NIH research points to microglia as potential therapeutic target in retinitis pigmentosa
Spider-like cells inside the brain, spinal cord and eye hunt for invaders, capturing and then devouring them. These cells, called microglia, often play a beneficial role by helping to clear trash and protect the central nervous system against infection. But a new study by researchers at the National Eye Institute (NEI) shows that they also accelerate damage wrought by blinding eye disorders like retinitis pigmentosa (RP). The findings were published in the journal EMBO Molecular Medicine.
Lead investigator, Wai T. Wong M.D., Ph.D., chief of the Unit on Neuron-Glia Interactions in Retinal Disease at NEI, and his team studied mice with a mutation in a gene that can also cause RP in people. The researchers observed in these mice that very early in the disease process, the microglia infiltrate a layer of the retina near the photoreceptors, called the outer nuclear layer, where they don’t usually venture. The microglia then create a cup-like structure over a single photoreceptor, surrounding it to ingest it in a process called phagocytosis. Wong and his team caught this dynamic process on video. The whole feast, including digestion, takes about an hour.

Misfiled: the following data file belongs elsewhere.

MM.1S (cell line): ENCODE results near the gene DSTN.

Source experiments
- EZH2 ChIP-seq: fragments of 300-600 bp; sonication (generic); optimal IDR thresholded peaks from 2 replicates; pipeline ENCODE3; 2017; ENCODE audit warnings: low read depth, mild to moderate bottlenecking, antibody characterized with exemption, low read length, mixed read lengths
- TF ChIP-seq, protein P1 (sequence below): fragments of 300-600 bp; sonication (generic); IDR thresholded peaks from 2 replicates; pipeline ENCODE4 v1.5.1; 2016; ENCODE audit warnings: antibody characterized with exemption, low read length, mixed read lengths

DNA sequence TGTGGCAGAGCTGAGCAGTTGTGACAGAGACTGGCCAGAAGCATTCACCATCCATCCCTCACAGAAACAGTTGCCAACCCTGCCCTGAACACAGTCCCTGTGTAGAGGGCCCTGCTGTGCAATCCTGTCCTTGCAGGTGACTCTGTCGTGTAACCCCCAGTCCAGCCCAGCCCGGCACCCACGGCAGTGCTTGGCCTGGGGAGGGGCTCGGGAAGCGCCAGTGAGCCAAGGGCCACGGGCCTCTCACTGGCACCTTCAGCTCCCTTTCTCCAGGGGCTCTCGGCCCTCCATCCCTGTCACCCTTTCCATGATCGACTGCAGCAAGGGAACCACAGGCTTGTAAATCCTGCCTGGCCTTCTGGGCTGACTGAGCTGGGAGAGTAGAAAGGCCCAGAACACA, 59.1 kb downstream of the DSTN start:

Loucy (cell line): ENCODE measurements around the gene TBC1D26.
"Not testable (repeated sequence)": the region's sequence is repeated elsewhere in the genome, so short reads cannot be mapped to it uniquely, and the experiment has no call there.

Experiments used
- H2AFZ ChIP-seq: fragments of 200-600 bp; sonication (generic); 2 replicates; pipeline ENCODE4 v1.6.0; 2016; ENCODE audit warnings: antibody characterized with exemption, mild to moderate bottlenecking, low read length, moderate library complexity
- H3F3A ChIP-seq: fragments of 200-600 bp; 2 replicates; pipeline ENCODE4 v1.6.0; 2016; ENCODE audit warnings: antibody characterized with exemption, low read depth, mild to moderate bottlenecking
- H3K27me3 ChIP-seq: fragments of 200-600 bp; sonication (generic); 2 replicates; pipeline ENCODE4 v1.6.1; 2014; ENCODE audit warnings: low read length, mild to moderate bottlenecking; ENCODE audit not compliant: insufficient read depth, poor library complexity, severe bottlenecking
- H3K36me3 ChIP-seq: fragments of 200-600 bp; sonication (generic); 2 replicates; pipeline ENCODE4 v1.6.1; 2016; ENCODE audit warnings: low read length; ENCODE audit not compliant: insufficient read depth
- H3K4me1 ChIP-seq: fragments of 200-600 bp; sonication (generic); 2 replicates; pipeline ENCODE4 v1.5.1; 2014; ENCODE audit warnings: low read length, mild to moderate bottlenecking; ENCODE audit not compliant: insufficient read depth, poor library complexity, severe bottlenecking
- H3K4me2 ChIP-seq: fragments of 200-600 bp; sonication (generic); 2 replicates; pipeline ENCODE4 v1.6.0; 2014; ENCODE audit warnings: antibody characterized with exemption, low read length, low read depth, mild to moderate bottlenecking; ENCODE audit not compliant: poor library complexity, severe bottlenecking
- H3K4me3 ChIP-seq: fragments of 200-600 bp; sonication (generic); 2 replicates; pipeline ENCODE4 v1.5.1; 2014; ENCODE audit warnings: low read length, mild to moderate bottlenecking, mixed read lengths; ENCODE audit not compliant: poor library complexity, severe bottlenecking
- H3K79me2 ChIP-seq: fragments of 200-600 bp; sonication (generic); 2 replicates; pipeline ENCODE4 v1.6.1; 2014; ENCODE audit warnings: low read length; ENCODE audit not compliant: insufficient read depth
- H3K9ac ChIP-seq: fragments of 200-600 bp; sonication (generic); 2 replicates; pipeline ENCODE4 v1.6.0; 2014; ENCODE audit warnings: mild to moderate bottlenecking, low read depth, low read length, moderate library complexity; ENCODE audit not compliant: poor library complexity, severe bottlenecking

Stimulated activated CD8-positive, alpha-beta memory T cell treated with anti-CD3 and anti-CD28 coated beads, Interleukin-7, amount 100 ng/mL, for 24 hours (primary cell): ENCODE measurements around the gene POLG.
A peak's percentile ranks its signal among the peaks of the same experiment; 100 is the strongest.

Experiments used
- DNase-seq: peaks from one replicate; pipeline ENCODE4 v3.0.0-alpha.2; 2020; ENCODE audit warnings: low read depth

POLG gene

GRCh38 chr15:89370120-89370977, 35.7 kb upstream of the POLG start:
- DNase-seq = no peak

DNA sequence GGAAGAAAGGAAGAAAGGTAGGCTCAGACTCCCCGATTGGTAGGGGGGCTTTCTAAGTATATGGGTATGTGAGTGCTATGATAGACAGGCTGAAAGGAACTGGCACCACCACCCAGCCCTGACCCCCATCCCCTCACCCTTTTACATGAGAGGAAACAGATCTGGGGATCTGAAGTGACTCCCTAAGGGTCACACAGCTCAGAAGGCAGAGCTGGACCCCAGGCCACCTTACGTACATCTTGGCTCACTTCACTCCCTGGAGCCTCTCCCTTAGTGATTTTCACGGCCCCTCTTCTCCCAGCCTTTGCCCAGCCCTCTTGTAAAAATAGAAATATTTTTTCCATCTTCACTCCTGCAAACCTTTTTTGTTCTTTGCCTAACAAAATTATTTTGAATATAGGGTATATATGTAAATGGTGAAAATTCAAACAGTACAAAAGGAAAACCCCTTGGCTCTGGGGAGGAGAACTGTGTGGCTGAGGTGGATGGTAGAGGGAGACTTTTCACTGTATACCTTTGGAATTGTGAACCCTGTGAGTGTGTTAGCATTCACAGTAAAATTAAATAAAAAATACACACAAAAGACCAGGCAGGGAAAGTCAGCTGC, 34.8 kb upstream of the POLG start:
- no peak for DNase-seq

Phagocytosis is a normal process in healthy tissues and is a key way of clearing away dead cells and cellular debris. However, in RP the researchers found that the microglia target damaged but living photoreceptors in addition to dead ones. The microglia seem to ignore cone photoreceptors, which fits with the known early course of RP.
“These findings suggest that therapeutic strategies that inhibit microglial activation may help decelerate the rate of rod photoreceptor degeneration and preserve vision,” Wong said.
A clinical trial (NCT02140164) is already underway at NEI to see if the anti-inflammatory drug minocycline can block the activation of microglia and help slow the progression of RP. (Editor’s note: Minocycline has been seen in cell culture to also protect retinal cells from oxidative damage. This finding suggests that minocycline, too, may play a therapeutic role in the treatment of age-related macular degeneration.)
Wong’s lab colleagues Lian Zhao, Ph.D., Matthew Zabel, Ph.D., and Xu Wang, M.D., Ph.D., played key roles in conceiving and conducting the RP research. To hear Zabel talk about his work on RP, watch this video from NIH and LabTV.
NEI leads the federal government’s research on the visual system and eye diseases. NEI supports basic and clinical science programs that result in the development of sight-saving treatments. For more information, visit http://www.nei.nih.gov.